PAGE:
Have you ever wondered about the fleeting nature of news articles these days? How does this transience impact your blend of marketing, authoritative perspectives, research, and other news-oriented content? Recent research conducted by Chartbeat, a platform for content analysis used by publishers, offers valuable insights into how an article’s positioning, traffic source, subject matter, and other characteristics influence its lifespan.
Robert Rose, the chief strategy advisor at CMI, elaborates on the implications of these findings for your content decisions in this week’s CMI News video. You can watch the video below, or I’ll provide you with the key points:
Consider this: How much time does it take for content to garner 80% of its total lifetime views? Chartbeat delved into a vast pool of 27 million articles spanning diverse networks, encompassing prominent media outlets, companies offering products and services with a media component, and more. They defined an article’s lifespan as the duration required to accumulate 80% of its total page views within the initial week of publication.
Astoundingly, a significant majority of news articles achieve this 80% milestone within a mere 24 hours of their publication. Nearly all articles complete their journey within 48 hours.
Chartbeat clarifies that this doesn’t imply that articles won’t continue attracting views in subsequent days. Instead, it highlights the paramount significance of the first day in this equation.
Equally fascinating, but not entirely surprising, are the patterns associated with traffic sources. Articles driven by returning visitors, such as those appearing on the front page, reach 80% within 20 hours. Pieces generating views through social media sources attain this benchmark after 26 hours, while articles propelled by search-based traffic stretch the duration to 36 hours.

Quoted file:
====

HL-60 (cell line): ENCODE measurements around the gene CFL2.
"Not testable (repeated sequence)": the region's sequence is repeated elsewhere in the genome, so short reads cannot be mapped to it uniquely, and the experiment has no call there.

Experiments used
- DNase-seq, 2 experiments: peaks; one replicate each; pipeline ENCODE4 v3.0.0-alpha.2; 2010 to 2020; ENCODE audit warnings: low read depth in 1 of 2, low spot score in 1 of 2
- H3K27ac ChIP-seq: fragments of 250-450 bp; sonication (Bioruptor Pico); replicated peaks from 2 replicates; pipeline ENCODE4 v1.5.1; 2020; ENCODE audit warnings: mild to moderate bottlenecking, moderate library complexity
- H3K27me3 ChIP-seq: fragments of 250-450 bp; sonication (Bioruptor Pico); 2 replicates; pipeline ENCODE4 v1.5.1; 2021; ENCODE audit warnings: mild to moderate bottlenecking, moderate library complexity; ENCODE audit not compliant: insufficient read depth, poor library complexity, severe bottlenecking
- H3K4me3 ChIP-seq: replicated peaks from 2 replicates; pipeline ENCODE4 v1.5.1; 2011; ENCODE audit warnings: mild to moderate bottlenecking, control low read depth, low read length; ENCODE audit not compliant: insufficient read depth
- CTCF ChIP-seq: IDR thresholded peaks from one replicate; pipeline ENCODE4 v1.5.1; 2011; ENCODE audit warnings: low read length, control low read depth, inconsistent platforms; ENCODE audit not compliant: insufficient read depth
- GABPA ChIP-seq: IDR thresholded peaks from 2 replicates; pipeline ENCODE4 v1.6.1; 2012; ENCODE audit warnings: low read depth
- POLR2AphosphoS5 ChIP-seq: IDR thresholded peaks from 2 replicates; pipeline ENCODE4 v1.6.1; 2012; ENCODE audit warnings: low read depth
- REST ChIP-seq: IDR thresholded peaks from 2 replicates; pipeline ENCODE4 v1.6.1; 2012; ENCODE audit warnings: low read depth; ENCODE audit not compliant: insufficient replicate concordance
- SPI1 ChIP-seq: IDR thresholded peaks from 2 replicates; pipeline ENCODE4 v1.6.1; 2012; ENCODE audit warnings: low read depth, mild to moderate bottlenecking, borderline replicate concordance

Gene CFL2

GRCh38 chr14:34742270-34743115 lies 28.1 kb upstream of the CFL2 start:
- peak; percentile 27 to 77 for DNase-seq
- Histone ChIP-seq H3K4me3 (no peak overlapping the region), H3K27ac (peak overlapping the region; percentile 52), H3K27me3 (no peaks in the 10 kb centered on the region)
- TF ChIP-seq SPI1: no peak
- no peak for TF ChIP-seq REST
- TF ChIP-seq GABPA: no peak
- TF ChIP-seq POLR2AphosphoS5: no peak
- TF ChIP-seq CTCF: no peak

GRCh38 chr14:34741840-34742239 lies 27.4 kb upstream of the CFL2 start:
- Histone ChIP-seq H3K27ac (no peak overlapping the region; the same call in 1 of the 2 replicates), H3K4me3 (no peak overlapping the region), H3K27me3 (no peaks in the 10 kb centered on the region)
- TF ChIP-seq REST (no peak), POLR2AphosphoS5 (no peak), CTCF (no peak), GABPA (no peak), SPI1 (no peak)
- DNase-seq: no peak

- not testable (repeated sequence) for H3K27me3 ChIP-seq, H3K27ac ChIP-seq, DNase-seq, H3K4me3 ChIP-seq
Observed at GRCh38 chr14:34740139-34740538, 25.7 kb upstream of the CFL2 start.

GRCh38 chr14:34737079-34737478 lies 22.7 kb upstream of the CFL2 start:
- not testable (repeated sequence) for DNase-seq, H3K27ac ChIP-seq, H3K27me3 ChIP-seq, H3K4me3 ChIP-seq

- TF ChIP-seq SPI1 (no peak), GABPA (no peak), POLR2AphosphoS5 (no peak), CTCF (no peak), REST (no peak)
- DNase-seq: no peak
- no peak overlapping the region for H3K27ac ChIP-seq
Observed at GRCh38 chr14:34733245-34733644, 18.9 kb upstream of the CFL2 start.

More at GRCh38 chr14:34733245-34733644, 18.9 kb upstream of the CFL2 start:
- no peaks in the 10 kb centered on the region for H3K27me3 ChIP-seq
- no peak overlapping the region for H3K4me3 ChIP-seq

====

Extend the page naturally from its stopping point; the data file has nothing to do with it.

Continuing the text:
These observations align with logical expectations. Breaking news items tend to swiftly gain attention when showcased on a media outlet’s front page. Conversely, search-driven content requires time for indexing and discovery.
Chartbeat’s analysis also explored variables like topic and time of day to discern any noticeable variations. Spoiler alert: No substantial disparities were detected in these aspects.
So, what does Chartbeat’s insight into an article’s lifespan signify for those engaged in content creation? Robert maintains that the primary lesson lies in acknowledging that this research centers around news-related content. Irrespective of whether your brand positions these articles as news, if your audience perceives them as such, the content’s longevity will be remarkably brief.
Consider the example of a weekly news package provided by CMI. This package covers current news and topical concepts, presenting them in a format that can be considered somewhat “breaking” through articles and videos. While the content could be seen as evergreen due to its intention of conveying takeaways beyond the week, it exhibits engagement and traffic patterns similar to what Chartbeat’s study uncovered. Most of the traffic is garnered within the initial 24 hours.
“This design is intentional, aiming to convey that we are attuned to the latest trends, thereby building trust over time,” explains Robert.
But why does this matter so much?
This phenomenon has been recognized for quite some time. People inherently value older content less, particularly content incorporating thoughtful insights and research. This understanding led to the practice of removing dates from content to extend its relevance.
Regarding evergreen content, Robert stated last year, “A timeless piece of content doesn’t automatically ensure its enduring relevance. Not all content that stands the test of time is inherently timeless.”
While this is an insightful piece of advice, it might require a bit more space on a bumper sticker.
What’s the bottom line? Your strategy should encompass a blend of news-focused content that triggers immediate attention and clicks, alongside evergreen content that consistently draws the audience back.
So, how should you navigate this mixture? Should you include publication dates or not? What’s the lifespan of your news-oriented content? Share your reflections in the comments section.